The second step: vote. Once a node receives a valid Proposal message , then broadcasts a Vote message containing candidate value . Note that a node broadcasts at most one Vote message in a round. If receives Vote messages before a predetermined timeout expires, and these Vote messages contain the same non-empty candidate value , then commits . On the other hand, if cannot commit before expires, then goes to the next round, and needs to store the candidate value for which it votes. Specifically, let be the candidate value contained in the Vote message broadcast by in round . In round , if cannot receive a valid Proposal message before another predetermined timeout expires, then broadcasts a Vote message containing . Note that in the first round (i.e., ), if cannot receive a valid Proposal message before expires, broadcasts a Vote message containing an empty candidate value . To achieve liveness in the partially synchronous model, whenever a node goes to the next round, the lengths of the two timeouts are doubled. For a Vote message , we use and to denote the round in which is generated and the candidate value contained in . We summarize this step from the viewpoint of node in Algorithm 2.

1 Construct a Vote message , and set
/* Determine and broadcast */
2 if   then
3       and broadcast
4      
5else
6       if  then
7            
8            
9      else
10             the Vote message that broadcast in round
11            
12            
13      Broadcast
14      
15if   then
16       Commit
17      
18else
19       Go to round
20      
Algorithm 2 Vote: from the viewpoint of node

The complete description of the first step: Let be the set of Vote messages of round received by node . is valid if it contains Vote messages of round . We now describe the first step from the viewpoint of in detail. Let be the current round. If is not the leader of round , then goes to the second step, i.e., voting. Otherwise, if is the leader, ’s action depends on whether or .

Case 1 : constructs a Proposal message , where is the initial value of and .

Case 2 : In this case, if wants to send a Proposal message , must have a valid lockset of the previous round, i.e., . Otherwise, if , then there is no Proposal message in round . For other nodes to verify this condition, the Proposal message must contain . We further impose a constraint on . If at least votes in contain the same candidate value and , then . Note that if multiple candidate values satisfy the constraint, then the leader can choose any one of them. Otherwise, if no candidate value satisfies the constraint, can propose its own initial value.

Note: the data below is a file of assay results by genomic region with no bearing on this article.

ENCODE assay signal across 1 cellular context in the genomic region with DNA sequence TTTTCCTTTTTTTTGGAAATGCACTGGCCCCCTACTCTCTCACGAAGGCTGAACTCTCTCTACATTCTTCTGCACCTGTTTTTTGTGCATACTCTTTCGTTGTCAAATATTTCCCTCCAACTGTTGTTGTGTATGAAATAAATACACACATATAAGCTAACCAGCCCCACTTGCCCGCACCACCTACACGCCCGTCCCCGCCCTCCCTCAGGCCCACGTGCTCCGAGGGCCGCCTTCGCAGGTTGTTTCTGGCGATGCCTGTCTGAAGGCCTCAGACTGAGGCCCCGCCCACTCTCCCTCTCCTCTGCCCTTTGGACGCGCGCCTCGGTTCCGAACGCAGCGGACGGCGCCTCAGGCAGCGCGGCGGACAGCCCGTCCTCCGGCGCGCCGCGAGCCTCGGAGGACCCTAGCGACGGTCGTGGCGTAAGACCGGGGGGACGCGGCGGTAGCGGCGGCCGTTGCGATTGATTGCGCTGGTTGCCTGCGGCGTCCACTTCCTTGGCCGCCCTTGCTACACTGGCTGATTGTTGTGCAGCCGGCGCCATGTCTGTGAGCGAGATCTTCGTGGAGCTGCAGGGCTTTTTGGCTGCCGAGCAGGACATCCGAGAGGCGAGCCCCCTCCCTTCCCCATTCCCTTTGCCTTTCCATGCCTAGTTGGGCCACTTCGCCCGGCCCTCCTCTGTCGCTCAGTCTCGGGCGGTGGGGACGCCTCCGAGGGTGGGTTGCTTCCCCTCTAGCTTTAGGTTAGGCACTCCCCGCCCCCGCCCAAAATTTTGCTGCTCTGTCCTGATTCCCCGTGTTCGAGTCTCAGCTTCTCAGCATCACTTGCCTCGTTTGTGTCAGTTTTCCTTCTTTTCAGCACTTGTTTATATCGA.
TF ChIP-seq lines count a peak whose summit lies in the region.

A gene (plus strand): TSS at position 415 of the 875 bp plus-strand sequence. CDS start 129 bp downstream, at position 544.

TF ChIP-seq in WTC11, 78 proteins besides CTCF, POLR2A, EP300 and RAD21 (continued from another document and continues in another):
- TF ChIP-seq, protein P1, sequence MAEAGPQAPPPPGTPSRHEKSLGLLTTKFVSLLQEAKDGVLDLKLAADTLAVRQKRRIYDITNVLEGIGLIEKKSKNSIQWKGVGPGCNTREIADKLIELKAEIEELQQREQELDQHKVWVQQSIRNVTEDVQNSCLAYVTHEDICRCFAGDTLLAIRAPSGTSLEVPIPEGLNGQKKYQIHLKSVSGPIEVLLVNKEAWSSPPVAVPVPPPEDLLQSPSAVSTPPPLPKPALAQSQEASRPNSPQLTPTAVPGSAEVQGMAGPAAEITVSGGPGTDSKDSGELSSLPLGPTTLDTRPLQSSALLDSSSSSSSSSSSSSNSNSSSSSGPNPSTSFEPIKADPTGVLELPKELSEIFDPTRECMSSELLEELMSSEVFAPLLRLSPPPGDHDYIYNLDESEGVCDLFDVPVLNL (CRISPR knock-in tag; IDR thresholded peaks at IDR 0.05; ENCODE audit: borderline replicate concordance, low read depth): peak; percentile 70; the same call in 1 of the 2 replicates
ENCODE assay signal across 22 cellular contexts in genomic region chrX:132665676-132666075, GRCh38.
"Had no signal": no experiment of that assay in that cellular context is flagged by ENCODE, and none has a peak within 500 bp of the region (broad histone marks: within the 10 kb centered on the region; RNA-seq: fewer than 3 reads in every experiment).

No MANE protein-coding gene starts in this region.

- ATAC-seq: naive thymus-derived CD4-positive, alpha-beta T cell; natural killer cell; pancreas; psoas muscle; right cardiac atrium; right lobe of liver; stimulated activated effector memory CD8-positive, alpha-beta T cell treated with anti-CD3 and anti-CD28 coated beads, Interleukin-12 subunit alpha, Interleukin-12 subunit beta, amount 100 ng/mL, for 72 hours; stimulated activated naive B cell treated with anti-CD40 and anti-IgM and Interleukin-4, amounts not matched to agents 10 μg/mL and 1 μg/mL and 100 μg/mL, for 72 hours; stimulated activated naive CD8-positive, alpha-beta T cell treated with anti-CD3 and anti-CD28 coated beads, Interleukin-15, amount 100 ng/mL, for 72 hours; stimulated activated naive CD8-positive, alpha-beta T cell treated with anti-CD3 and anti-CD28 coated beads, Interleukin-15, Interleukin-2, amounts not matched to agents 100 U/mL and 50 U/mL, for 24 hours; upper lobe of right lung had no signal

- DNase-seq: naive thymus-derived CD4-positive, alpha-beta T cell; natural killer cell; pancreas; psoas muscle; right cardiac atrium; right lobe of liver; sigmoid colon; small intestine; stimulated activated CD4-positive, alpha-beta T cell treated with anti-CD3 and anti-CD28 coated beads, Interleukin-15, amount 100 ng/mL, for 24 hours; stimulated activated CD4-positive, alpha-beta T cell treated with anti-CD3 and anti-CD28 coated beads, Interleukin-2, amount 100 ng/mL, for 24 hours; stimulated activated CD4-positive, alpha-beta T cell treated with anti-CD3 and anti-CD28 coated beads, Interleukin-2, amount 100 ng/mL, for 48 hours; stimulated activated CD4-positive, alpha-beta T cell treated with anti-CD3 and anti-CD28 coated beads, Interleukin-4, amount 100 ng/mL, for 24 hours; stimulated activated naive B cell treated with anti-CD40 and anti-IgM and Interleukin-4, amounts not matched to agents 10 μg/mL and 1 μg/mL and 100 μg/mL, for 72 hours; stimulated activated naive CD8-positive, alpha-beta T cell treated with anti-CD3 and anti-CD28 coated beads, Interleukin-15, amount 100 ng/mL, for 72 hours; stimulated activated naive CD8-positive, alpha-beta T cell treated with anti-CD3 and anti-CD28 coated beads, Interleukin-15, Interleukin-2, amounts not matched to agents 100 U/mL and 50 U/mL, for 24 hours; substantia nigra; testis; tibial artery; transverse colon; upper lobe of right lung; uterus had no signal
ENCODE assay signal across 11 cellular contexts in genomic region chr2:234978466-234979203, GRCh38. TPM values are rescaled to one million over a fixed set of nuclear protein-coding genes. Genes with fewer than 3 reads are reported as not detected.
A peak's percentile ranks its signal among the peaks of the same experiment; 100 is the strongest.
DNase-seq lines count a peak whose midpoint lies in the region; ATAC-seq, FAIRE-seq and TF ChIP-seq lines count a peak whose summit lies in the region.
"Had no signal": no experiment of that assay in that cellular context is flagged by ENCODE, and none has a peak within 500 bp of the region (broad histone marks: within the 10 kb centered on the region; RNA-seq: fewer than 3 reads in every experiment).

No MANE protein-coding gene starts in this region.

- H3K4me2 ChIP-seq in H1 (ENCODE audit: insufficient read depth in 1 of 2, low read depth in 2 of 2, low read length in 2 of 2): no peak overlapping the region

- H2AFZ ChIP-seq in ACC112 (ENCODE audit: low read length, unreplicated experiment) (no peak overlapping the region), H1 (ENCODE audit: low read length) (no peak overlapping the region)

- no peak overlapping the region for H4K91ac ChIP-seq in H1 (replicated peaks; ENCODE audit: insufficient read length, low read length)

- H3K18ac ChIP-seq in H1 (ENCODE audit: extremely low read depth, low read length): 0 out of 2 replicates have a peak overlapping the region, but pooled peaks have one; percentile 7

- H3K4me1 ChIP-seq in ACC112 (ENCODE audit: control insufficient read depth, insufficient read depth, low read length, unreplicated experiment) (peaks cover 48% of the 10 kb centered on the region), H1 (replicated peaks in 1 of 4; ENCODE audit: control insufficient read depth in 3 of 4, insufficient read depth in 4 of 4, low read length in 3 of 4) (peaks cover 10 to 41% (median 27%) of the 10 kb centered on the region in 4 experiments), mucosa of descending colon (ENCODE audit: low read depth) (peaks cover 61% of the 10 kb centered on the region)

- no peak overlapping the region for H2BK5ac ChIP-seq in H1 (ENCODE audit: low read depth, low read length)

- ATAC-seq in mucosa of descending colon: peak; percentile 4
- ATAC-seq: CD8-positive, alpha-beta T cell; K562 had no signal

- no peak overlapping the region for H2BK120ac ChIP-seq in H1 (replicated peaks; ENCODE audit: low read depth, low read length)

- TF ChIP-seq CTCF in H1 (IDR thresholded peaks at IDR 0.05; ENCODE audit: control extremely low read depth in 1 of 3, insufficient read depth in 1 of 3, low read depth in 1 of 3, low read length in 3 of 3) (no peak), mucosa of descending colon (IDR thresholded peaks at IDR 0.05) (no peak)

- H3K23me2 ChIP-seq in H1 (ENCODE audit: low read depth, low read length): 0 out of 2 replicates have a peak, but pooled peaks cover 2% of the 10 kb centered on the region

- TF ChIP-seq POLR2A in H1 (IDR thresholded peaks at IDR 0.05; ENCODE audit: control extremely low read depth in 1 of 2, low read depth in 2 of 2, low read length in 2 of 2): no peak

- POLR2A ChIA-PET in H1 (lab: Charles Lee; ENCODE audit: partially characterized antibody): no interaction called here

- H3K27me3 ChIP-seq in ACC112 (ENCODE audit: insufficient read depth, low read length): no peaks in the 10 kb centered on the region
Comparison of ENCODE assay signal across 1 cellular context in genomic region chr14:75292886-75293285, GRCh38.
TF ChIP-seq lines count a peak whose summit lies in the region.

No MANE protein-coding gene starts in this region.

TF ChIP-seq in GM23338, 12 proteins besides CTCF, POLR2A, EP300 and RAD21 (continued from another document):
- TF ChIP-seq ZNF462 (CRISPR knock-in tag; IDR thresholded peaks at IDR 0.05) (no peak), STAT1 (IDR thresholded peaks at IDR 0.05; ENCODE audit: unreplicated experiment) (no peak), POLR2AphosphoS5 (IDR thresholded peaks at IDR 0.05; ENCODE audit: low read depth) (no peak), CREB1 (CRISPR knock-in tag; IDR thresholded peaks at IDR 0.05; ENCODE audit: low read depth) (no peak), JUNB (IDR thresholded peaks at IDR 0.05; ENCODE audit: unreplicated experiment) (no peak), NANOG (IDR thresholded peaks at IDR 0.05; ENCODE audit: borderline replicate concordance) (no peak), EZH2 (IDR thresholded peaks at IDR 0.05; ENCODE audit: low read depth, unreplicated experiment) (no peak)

3 Analysis

3.1 Proof of Safety

To prove that our solution guarantees safety, it suffices to prove the following two claims. We say a node votes for a value in round if the node sends a Vote message containing in round .

Claim 1.

If two non-faulty nodes and commit values and in the same round , respectively, then .

Proof.

For the sake of contradiction, assume that . (respectively, ) receives Vote messages containing (respectively, ). Hence, in round , at least non-faulty nodes vote for and a different set of at least non-faulty nodes vote for . Thus, there are at least nodes, which is a contradiction. ∎

Claim 2.

Once a non-faulty node commits value in round , for any future round , only can be committed in round .

Proof.

Let be the set of nodes that vote for in round . Because is committed in round , . Let be the subset of that contains non-faulty nodes only. Thus, . Observe that if the leader of round has a valid lockset of round , then must contain at least Vote messages sent from . In addition, for each candidate value , at most Vote messages in contain . Thus, if the leader of round can send a Proposal message , must hold. Otherwise, if there is no Proposal message of round , all nodes in still vote for the value that they vote for in round , i.e., . In both cases, all nodes in still vote for in round . The claim then follows by induction. ∎

3.2 Proof of Liveness Under the Partially Synchronous Model

A standard technique to guarantee liveness under the partially synchronous model is to double the lengths of the timeouts (e.g., and ) whenever entering a new round [2]. It can be shown that there is some round such that for any round , all non-faulty nodes can receive messages from each other before the timeouts expire [2]. Thus, in some round , the leader is non-faulty111Recall that the leader is chosen in a round-robin fashion. Hence, in some round , the leader is non-faulty. and has a valid lockset of round . Thus, there must be a valid Proposal message in round . All non-faulty nodes then vote for in round . Since all these Vote messages can be received in time, all non-faulty nodes can commit in round .

References